By the time I reached the opening of Wang Dongling’s exhibition at Chambers Fine Art, the artist had finished his performance. Two large sheets of clear polyvinyl lay on the floor covered with slowly drying Chinese characters in glossy white acrylic paint. Thus displayed, Wang’s energetic cursive calligraphy attracted a string of viewers who attempted to read the work as a piece of writing, character by character and line by line. Even for a viewer with the specialized training required to read cursive Chinese, this was not an easy task, and many of those who tried walked away in frustration. Indeed, Wang’s use of text is anything but straightforward; his characters come tantalizingly close to legibility while ultimately evading any definitive meaning.
The works I saw drying are part of a larger piece titled In the Realm of Zen, which ultimately comprised eight painted polyvinyl sheets hung from the gallery ceiling in succession, a few inches apart. When fully installed, the translucent sheets resembled a palimpsest, with characters written on top of one another. A mirror-finished stainless steel floor beneath the piece heightened the effect of a cascade of writing.
Wang has described his previous works—such as those on view in the 2013 exhibition “Ink Art: Past as Present in Contemporary China,” at the Metropolitan Museum of Art, New York—as “calligraphic paintings”: abstract pieces that retain the quality of line and performative aspects of traditional calligraphy but are not transcriptions of specific characters and cannot be read as texts. The current show included a handful of works on traditional rice paper that recall, at least in form, these previous calligraphic paintings. Bold lines of ink create a visual rhythm that summons an image of the artist’s movements with the brush.
Despite these superficial similarities, the nature of Wang’s calligraphic practice has evolved, a fact underscored by a documentary video on display. In one of several performances shown in the video, Wang is seen creating a sheet from In the Realm of Zen. In one hand, he holds a large brush; tellingly, in the other, he holds a model text written in a clear standard script. In his new pieces, Wang is not separating line from meaning. Instead, he is turning calligraphic practice upon itself, using the qualities of ink and paper as well as the accretion of words upon words to force a viewer to hover between beholding pure form and reading text.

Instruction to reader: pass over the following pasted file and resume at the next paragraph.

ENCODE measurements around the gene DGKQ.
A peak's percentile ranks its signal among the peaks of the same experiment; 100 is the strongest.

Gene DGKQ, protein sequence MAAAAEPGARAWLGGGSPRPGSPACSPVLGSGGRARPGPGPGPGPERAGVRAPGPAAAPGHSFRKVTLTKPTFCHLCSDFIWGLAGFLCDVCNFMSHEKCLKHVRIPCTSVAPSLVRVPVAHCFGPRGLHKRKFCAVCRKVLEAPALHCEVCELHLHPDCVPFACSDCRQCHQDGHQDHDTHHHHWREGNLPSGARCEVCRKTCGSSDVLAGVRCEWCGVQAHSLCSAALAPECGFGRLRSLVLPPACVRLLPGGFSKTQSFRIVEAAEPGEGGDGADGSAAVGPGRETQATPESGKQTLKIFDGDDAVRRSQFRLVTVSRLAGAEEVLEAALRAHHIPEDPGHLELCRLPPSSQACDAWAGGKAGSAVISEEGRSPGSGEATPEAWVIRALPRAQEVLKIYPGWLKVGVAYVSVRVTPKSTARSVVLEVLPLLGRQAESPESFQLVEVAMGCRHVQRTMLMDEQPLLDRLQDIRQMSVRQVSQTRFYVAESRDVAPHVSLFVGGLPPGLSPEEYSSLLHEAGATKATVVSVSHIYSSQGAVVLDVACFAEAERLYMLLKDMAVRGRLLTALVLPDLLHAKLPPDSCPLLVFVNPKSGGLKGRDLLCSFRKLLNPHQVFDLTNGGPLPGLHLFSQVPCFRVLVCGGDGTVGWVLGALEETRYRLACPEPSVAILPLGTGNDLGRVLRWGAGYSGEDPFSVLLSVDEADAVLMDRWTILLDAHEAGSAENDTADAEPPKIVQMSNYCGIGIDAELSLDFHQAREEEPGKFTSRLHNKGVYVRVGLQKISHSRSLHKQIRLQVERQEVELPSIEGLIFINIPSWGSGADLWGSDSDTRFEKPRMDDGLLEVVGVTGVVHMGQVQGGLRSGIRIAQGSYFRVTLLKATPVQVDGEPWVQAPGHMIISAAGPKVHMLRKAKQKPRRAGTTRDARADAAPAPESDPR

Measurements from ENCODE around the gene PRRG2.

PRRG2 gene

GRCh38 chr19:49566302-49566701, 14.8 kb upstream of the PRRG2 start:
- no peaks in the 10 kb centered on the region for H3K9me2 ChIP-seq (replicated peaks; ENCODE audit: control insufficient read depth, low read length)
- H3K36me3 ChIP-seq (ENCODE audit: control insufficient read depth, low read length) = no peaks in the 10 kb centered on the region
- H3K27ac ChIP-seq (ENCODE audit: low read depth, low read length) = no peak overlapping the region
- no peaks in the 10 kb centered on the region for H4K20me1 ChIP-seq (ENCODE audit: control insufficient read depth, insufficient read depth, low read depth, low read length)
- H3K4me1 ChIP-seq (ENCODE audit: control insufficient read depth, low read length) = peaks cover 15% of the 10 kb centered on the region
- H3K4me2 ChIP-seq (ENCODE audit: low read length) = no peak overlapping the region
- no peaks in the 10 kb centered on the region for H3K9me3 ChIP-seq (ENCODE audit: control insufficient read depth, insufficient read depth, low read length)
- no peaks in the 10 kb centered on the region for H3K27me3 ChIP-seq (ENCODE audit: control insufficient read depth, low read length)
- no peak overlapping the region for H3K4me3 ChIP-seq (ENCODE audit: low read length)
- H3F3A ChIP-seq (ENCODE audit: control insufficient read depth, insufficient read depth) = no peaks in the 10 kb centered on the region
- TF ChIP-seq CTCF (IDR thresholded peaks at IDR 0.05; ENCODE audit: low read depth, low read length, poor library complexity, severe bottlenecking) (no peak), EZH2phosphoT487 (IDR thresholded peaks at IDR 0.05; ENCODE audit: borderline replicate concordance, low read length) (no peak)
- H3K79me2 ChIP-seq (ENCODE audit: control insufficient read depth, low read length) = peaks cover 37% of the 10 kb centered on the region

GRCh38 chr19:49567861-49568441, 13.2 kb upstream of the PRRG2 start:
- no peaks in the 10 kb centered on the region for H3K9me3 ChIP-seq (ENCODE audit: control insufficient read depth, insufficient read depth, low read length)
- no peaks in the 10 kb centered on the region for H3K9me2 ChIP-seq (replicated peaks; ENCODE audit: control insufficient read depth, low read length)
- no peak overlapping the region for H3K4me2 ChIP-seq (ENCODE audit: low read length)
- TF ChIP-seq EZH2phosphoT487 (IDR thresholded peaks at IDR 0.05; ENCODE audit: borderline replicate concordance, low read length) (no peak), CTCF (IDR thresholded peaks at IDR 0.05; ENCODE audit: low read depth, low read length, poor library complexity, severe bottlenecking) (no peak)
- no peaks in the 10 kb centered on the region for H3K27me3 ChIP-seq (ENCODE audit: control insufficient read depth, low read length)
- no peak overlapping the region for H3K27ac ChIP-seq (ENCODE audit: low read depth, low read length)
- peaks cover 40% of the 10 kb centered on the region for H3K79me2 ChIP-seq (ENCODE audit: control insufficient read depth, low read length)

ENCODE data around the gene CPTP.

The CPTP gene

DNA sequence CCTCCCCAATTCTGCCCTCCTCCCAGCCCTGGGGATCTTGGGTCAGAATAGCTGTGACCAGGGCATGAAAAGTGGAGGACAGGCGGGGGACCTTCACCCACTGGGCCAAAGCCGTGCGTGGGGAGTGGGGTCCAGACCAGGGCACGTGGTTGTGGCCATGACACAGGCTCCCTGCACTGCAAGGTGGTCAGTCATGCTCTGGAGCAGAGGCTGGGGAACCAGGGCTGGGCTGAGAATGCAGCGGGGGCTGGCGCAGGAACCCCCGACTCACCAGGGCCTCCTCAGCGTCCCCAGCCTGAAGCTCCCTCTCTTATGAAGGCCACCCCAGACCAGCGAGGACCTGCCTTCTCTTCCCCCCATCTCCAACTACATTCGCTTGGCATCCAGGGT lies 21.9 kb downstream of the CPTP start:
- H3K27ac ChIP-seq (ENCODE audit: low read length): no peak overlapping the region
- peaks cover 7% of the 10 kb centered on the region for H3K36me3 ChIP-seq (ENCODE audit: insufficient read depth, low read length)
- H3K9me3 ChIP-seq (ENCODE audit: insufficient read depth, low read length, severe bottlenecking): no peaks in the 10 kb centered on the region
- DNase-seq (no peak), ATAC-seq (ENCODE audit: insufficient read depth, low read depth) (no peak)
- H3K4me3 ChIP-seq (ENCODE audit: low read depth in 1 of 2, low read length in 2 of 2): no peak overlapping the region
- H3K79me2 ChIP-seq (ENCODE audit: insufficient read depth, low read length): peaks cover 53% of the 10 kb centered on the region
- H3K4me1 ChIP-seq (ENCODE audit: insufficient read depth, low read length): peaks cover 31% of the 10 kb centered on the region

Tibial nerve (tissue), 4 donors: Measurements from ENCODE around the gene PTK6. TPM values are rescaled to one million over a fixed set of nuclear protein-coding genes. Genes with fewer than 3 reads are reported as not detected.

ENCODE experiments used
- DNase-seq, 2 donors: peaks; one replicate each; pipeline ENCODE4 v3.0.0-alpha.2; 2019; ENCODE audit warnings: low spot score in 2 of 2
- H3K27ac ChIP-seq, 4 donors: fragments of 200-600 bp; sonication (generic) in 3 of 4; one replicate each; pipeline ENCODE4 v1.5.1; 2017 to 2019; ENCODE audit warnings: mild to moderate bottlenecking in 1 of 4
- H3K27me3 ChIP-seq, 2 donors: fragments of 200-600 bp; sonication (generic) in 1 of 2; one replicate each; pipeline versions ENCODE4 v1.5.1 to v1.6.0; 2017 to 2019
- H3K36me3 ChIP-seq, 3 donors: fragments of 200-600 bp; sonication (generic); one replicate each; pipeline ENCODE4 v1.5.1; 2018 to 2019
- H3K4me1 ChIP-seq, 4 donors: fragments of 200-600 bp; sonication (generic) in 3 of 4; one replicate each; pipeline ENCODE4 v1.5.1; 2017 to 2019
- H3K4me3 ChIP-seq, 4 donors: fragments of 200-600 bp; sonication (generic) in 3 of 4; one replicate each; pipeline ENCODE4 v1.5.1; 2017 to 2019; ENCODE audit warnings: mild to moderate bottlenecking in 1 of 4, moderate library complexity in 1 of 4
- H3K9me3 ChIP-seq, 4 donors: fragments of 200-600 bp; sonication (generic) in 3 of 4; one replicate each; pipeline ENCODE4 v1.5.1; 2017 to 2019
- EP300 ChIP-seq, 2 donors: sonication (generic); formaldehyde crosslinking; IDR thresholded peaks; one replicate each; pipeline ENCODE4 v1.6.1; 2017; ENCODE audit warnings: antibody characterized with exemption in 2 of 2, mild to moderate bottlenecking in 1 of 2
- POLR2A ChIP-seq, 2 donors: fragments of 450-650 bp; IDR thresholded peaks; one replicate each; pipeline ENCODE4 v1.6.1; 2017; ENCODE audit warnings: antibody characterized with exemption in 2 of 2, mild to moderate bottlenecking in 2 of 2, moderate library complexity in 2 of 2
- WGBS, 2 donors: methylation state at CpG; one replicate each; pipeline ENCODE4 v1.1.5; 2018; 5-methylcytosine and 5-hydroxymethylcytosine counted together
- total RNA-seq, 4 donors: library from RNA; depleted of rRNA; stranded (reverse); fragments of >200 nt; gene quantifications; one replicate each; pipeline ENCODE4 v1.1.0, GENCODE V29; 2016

The video also shows the artist working on paper with a loaded brush, producing lines of connected characters that begin in deep, inky black and end in dry strokes of “flying white”—a technique with a long history in Chinese art. Stylistically, the tense, unbroken lines recall calligraphy from the late Ming period, especially work by such figures as Wang Duo (1592-1652) and Fu Shan (1607-1684). But in a departure from these classical models, Wang collapses the boundary between columns of text, layering one atop another to form frenetic jumbles. The results are works based in explicit meaning but ultimately divorced from it.
Wang’s new paintings thus achieve a playful hybridity. They tease a viewer approaching them as abstraction while hinting at greater depths. And they baffle a connoisseur that tries to read them. Ultimately, this is Chinese calligraphy for a global audience: works that are legible as Chinese ink but illegible as Chinese characters. These Chinese whispers allow each viewer to construct his or her own interpretation, confident that any absolute meaning has been unmoored through the artist’s practice.